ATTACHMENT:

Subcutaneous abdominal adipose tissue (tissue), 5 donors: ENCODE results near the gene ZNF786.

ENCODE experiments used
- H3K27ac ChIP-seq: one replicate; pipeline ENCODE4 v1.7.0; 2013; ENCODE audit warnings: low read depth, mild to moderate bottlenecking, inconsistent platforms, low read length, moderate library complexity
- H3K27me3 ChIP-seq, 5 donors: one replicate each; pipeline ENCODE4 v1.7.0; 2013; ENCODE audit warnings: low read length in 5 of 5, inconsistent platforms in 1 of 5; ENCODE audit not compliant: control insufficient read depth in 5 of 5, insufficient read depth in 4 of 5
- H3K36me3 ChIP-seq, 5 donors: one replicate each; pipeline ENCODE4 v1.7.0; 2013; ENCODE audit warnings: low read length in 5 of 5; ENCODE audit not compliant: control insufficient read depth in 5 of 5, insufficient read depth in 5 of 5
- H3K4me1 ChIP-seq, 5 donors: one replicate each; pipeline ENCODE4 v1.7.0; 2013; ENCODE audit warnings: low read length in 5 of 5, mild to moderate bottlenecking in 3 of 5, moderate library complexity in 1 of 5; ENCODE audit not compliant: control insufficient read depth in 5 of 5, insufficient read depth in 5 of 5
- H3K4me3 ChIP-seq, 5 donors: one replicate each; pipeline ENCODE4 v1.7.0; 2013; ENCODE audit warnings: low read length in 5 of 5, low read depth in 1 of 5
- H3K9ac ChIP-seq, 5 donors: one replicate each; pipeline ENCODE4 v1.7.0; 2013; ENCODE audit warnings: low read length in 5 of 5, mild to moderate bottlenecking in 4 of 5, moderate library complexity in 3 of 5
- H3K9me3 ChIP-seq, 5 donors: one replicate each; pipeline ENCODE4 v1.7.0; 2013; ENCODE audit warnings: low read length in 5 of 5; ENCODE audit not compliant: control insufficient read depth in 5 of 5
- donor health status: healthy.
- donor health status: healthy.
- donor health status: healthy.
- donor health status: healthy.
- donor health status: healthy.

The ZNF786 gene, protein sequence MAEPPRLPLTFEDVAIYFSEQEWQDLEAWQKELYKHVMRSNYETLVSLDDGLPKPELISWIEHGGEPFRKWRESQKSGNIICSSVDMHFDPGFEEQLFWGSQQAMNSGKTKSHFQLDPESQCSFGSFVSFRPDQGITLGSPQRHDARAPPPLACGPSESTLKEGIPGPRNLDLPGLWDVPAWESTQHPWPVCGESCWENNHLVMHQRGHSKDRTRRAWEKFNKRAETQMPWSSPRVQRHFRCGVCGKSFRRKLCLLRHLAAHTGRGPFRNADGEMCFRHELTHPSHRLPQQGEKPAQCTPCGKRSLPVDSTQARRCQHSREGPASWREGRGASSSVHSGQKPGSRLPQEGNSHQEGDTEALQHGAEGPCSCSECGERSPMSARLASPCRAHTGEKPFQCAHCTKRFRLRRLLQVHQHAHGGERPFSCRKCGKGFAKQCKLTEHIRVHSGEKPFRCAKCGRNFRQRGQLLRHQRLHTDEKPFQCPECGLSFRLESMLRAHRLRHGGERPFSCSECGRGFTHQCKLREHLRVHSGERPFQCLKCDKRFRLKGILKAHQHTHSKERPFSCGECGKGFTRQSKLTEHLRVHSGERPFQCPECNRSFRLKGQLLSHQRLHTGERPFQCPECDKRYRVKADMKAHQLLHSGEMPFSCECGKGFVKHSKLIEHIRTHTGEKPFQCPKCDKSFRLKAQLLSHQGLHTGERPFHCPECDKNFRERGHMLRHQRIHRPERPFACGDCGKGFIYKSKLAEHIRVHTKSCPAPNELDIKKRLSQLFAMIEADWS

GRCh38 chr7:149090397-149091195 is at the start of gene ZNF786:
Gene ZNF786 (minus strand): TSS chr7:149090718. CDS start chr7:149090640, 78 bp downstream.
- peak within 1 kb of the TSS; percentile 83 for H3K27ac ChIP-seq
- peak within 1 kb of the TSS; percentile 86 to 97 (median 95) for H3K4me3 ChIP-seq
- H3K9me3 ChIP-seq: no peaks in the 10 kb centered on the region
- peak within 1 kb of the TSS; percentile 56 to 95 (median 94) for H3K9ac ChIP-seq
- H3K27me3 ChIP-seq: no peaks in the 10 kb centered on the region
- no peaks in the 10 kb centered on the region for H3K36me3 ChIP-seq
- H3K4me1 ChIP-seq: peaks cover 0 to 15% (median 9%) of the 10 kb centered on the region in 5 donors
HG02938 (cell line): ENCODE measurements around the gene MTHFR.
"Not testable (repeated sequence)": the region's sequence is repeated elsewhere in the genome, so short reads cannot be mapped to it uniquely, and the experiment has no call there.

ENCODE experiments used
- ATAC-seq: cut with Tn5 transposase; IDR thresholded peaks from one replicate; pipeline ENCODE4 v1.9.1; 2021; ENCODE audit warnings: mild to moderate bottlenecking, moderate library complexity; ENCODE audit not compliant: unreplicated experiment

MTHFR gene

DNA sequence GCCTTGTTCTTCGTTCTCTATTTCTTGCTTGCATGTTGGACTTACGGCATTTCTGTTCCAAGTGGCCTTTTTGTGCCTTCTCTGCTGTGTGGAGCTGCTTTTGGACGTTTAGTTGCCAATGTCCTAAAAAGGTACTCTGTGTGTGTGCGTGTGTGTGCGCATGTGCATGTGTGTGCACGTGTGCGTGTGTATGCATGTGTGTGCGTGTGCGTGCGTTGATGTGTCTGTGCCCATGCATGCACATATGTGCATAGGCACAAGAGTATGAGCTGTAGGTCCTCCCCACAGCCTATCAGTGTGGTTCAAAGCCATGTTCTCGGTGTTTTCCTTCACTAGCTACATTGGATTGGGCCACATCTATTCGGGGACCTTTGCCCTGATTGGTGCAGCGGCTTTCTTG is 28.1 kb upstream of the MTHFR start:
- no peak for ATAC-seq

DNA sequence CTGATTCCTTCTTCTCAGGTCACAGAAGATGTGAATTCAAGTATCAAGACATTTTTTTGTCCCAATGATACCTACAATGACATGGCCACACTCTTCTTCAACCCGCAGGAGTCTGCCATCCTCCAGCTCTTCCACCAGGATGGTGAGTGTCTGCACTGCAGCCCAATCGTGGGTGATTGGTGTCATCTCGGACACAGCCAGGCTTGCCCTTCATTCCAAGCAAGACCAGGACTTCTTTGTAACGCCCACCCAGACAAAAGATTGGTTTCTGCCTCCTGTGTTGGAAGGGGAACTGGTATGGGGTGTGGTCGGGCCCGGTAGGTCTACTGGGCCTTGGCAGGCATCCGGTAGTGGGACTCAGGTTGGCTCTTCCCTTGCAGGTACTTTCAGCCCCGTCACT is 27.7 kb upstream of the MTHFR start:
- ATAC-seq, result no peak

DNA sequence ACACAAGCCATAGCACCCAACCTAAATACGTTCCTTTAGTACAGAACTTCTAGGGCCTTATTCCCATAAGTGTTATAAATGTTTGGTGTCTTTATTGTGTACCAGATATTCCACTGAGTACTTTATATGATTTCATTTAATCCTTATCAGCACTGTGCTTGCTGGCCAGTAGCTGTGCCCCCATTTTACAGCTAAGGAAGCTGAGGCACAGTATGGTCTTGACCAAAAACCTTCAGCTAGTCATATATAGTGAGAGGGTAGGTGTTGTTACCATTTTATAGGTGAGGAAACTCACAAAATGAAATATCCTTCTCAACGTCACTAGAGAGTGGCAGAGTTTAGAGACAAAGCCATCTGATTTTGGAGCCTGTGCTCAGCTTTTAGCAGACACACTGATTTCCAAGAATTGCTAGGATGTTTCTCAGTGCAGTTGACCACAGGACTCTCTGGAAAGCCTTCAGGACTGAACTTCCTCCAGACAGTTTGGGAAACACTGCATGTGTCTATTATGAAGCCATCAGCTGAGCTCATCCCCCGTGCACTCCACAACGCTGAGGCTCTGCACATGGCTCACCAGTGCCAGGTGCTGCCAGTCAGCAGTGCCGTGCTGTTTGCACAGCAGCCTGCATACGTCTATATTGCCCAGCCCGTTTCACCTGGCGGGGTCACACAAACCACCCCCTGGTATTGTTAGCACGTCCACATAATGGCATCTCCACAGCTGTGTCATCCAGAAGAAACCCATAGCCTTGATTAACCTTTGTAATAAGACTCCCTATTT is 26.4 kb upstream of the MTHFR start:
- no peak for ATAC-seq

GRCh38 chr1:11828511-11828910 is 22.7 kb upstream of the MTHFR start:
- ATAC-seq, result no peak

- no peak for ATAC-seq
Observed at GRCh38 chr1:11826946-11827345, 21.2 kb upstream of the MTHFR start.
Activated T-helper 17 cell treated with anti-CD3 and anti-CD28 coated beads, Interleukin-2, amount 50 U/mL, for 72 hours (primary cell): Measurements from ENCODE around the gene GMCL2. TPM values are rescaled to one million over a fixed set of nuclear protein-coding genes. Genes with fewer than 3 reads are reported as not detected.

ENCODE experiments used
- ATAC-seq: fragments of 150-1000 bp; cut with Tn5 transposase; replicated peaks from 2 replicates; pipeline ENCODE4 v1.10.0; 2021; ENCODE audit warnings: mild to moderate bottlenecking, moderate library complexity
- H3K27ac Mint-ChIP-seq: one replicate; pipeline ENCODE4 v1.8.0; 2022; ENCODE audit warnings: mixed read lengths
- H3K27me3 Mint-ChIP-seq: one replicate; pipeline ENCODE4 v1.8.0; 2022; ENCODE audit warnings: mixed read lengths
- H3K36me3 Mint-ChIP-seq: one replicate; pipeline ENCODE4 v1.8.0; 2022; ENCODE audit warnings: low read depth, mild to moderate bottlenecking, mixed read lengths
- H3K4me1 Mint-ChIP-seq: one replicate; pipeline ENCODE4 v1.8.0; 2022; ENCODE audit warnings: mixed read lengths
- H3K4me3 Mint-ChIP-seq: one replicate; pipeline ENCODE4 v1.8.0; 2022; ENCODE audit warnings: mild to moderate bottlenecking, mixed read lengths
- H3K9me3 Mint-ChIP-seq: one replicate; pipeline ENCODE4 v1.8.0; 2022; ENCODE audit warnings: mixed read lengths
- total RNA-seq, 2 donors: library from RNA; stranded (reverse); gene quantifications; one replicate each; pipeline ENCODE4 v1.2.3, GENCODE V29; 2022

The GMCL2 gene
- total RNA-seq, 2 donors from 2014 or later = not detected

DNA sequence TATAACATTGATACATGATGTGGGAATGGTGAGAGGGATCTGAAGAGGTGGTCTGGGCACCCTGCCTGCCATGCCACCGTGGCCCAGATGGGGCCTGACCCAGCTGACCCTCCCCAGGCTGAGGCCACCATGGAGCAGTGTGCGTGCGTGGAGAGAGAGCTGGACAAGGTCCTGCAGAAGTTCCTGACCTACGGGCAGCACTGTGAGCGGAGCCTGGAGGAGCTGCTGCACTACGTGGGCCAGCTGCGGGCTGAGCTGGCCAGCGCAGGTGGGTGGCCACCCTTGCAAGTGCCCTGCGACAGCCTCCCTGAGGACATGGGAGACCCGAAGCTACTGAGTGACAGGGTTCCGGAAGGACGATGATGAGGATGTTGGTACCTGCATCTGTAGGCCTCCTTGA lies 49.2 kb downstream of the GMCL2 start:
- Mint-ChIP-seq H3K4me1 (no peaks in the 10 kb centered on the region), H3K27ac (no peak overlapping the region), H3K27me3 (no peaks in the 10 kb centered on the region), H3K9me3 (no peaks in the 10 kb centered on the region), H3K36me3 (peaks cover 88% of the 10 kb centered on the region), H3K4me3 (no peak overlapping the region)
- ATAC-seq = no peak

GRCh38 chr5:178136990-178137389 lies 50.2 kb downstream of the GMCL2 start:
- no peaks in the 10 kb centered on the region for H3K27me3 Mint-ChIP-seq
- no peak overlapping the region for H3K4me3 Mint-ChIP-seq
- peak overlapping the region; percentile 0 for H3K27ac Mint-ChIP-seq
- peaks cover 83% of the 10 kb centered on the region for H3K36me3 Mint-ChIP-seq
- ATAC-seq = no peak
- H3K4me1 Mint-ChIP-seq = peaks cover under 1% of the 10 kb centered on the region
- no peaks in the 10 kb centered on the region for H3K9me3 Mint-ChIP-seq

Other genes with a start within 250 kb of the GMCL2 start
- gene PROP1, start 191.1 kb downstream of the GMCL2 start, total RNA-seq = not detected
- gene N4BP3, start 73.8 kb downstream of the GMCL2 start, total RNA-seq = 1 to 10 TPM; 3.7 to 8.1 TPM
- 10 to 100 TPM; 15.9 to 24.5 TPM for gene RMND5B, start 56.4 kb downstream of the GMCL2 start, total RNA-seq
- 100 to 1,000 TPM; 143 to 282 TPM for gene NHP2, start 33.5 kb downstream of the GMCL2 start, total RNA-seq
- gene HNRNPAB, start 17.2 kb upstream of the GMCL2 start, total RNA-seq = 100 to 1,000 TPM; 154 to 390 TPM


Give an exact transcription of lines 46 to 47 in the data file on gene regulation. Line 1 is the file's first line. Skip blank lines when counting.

- H3K4me1 Mint-ChIP-seq: one replicate; pipeline ENCODE4 v1.8.0; 2022; ENCODE audit warnings: mixed read lengths
- H3K4me3 Mint-ChIP-seq: one replicate; pipeline ENCODE4 v1.8.0; 2022; ENCODE audit warnings: mild to moderate bottlenecking, mixed read lengths